Some of the bronzed cattlemen one sees in Kansas City, though they yield to civilization to the extent of wearing shirts, have not yet sunk to the slavery of collars. They do not wear “chaps” and revolvers, it is true, but they are clearly plainsmen, and some of them sport colored handkerchiefs about their necks, knotted in the back, and hanging in loose folds in front. Once or twice, upon my walks, I saw an Indian as well, though not a really first-class moving-picture Indian. That is too much to expect. Such Indians as one may meet in Kansas City are civilized and citified to a sad degree. Nor are the Mexicans, many of whom are employed as laborers, up to specifications as to picturesqueness.

I feel it particularly necessary to state these truths, disillusioning though they may be to certain youthful readers who may treasure fond hopes of finding, in Kansas City, something of that wild and woolly fascination which the cinematograph so often pictures. True, a large gray wolf was killed by a Kansas City policeman last winter, after it had run down Linwood Boulevard, biting people, but that does not happen every day, and it is recorded that the youth who recently appeared on the Kansas City streets, dressed in “chaps” and carrying a revolver with which he shot at the feet of pedestrians, to make them dance, declared himself, when taken up by the police, to have recently arrived from Philadelphia, where he had obtained his ideas of western manners from the “movies.”

I mention this incident because, after having labeled Kansas City “Western,” I wish to leave no loopholes for misunderstanding. The West of Bret Harte and Jesse James is gone. All that is left of it is legend. When I speak of a western city I think of a city young, not altogether formed, but full of dauntless energy. And when I speak of western people I think of people who possess, in larger measure than any other people I have met, the solid traits of character which make human beings admirable.

Kansas City is said to be more American than any other city of its size in the United States. Eighty per cent. of. its people are American born, of either native or foreign parents. Its inhabitants are either pioneers, descendants of pioneers, or young people who have moved there for the sake of opportunity. This makes for sturdy stock as inevitably as close association with the soil makes for sturdy simplicity of character. The western man, as I try to visualize him as a type, is genuine, generous, direct, whole-hearted, sympathetic, en-. ergetic, strong, and—I say it not without some hesitation—sometimes a little crude, with a kind of crudeness which has about it something very lovable. I fear that Kansas City may not like the word “crude,” even as I have qualified it, but, however she may feel, I hope she will not charge the use of it to eastern snobbishness in me, for that is a quality that I detest as much as any-body does—a quality compared with which crudeness be-comes a primary virtue. No; when I say “crude” I say it respectfully, and I am ready to admit in the same breath that I dislike the word myself, because it seems to imply more than I really wish to say, just as such a word as “unseasoned” seems to imply less.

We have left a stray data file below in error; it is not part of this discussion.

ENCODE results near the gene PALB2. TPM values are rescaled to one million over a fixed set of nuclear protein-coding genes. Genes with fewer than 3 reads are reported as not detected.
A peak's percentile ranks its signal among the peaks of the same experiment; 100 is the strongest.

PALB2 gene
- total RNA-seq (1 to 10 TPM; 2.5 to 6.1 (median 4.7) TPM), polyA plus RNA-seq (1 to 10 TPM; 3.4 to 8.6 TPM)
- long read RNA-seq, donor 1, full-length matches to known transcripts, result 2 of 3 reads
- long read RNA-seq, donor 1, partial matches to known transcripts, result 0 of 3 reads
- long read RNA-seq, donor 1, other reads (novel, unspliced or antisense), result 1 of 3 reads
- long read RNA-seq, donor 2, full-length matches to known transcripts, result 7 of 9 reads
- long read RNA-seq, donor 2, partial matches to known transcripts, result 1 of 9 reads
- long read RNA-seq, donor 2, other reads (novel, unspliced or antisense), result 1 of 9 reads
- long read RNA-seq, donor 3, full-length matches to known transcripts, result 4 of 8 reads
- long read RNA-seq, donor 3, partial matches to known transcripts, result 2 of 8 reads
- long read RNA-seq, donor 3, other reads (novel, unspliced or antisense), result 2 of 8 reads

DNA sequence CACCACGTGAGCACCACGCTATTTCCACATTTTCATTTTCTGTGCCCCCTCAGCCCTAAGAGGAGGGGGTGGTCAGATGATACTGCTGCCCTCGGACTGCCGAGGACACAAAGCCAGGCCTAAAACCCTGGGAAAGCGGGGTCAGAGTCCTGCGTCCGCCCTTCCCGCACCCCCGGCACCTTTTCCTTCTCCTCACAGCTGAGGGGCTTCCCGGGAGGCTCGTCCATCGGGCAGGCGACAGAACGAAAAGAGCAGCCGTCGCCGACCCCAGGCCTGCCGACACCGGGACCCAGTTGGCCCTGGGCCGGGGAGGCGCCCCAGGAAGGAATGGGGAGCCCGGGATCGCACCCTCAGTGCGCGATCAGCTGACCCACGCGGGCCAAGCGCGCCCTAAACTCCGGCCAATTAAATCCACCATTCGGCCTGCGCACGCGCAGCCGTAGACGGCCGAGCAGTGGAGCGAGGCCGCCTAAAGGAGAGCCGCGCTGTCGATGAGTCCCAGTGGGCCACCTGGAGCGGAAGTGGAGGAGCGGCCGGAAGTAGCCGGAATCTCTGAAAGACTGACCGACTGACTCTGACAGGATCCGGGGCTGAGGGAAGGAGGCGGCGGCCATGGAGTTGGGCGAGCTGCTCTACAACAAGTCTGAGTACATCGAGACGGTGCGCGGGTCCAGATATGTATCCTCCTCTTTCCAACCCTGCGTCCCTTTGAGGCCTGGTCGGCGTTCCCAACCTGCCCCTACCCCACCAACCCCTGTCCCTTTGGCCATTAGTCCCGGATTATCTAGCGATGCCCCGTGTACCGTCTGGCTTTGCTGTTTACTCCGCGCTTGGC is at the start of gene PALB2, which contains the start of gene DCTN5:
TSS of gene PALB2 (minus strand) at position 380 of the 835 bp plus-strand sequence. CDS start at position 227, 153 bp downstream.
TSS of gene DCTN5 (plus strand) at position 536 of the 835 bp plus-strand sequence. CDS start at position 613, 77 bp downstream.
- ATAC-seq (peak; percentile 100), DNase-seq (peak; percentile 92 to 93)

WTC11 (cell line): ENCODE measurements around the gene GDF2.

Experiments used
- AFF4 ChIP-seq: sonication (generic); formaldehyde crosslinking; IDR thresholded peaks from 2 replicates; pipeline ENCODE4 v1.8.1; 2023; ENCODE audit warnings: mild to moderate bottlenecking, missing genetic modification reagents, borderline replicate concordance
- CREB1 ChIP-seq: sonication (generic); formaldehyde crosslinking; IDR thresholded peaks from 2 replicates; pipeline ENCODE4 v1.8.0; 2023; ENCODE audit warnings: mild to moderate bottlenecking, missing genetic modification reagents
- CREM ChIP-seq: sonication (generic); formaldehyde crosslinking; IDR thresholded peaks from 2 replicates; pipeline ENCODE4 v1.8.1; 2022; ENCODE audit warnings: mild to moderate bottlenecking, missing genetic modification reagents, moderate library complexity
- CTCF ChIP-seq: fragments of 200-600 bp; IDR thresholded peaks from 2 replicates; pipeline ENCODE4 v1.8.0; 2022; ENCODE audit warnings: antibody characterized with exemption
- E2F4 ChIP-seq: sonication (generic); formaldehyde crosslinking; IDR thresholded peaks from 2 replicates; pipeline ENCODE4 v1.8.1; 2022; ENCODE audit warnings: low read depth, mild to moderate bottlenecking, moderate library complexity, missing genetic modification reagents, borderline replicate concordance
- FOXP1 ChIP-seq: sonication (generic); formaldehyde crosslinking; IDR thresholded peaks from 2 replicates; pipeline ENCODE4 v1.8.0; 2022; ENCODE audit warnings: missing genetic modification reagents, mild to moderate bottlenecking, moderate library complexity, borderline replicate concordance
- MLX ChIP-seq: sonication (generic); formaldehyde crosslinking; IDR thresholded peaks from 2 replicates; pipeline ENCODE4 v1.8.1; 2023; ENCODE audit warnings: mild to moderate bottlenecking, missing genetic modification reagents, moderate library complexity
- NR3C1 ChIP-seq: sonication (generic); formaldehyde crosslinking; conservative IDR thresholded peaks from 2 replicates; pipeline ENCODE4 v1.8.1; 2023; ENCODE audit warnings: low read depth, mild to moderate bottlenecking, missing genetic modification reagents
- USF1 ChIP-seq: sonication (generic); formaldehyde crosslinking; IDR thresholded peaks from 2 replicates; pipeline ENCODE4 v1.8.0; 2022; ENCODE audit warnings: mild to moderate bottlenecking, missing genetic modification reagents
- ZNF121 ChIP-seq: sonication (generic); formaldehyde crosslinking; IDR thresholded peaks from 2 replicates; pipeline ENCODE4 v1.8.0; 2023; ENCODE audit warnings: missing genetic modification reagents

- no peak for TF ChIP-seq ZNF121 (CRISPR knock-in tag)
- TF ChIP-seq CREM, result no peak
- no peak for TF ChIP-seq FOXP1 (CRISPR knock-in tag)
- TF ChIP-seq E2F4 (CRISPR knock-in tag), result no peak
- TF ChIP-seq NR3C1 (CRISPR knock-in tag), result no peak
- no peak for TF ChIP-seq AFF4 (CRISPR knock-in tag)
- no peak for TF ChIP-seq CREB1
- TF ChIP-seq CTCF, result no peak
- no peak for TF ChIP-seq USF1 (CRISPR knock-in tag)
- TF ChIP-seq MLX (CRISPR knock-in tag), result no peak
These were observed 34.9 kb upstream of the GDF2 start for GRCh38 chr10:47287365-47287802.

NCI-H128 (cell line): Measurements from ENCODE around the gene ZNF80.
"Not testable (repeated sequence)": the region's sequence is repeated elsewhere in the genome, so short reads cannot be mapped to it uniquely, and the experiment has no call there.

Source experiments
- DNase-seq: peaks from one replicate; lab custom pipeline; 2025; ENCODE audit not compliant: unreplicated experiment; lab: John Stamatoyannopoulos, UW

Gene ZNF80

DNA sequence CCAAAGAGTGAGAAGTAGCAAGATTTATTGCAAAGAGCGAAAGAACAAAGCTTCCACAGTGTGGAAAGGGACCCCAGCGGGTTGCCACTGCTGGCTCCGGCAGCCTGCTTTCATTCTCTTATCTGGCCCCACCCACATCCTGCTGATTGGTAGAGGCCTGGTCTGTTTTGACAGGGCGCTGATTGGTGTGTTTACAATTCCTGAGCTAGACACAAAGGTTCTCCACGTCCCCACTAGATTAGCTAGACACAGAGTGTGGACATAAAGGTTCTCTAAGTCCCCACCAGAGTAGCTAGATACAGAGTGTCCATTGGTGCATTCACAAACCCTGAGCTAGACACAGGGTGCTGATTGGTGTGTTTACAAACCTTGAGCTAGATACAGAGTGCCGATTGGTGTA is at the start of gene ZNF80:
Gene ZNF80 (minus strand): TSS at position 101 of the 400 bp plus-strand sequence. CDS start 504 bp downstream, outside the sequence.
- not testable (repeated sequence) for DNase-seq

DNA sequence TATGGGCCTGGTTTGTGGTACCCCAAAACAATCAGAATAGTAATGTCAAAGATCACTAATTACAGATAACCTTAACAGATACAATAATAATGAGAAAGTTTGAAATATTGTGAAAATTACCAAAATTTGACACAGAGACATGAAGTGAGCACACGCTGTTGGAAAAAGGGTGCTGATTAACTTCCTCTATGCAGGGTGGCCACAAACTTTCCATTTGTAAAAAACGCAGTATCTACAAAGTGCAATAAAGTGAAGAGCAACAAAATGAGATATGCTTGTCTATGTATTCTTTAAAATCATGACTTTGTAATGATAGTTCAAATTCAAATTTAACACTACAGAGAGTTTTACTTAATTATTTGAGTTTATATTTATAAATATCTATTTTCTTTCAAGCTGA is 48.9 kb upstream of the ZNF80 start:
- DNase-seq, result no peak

You see, Kansas City is a very young and very great center of business. It is still engrossed in making money, but, being so exceptionally sturdy, it has found time, outside of business hours, as it were, to create its parks and boulevards—much as some young business man comes home after a hard day’s work and cuts the grass in his front yard, and waters it, and even plants a little garden for his wife and children and himself. He attends to the requirements of his business, his family, his lawn and garden, and to his duties as a citizen. And that is about all that he has time to do. He has the Christian virtues, but none of the un-Christian sophistications. Art, to him, probably signifies a “fancy head” by Harrison Fisher; literature, a book by Harold Bell Wright or Gene Stratton Porter; music, a sentimental ballad or a ragtime tune played on the Victor ; architecture—well, I think that means his own house.

And what is his own house like? If he be a young and fairly successful Kansas City business man, it is, first of all, probably a solid, well-built house.. Very likely it is built of brick and is “detached”—just barely detached—and faces a parked boulevard or a homelike residence street which is lined with other solid little houses, like his own. Now, while the homes of this class are, I think, better built and more attractive than homes of corresponding cost in some older cities—Cleveland, for example—and while the streets are pleasanter, there is a sort of standardized look about these houses which is, I think, unfortunate. The thing they lack is individuality. Whole rows of them suggest that they were all designed by the same altogether honest, but somewhat inartistic, architect, who, having hit on one or two good plans, kept repeating them, ad infinitum, with only minor changes, such as the use of vari-colored brick, for “character.” True, they are monuments to the esthetic, compared with the old brownstone blocks of New York City, or the Queen Anne blocks of cities such as Cleveland, but it must be remembered that New York’s brownstone period, and the wooden Queen Anne period, date back a good many years, whereas these Kansas City houses are new. And it is in our new houses that we Americans have had a chance to show (and are showing) the improvement in our national taste. I do not complain that the domestic architecture of Kansas City represents no improvement; I complain only that the improvement shown is not so great as it should be—that Kansas City residences, of all classes, inexpensive and expensive, in town and in the suburban developments, are generally characterized by solidity, rather than architectural merit. The less expensive houses lack distinction in about the same way that rows of good ready-made overcoats may be said to lack it, when compared with overcoats made to order by expensive tailors. The more costly houses are for the most part ordinary—and some of them are worse than that.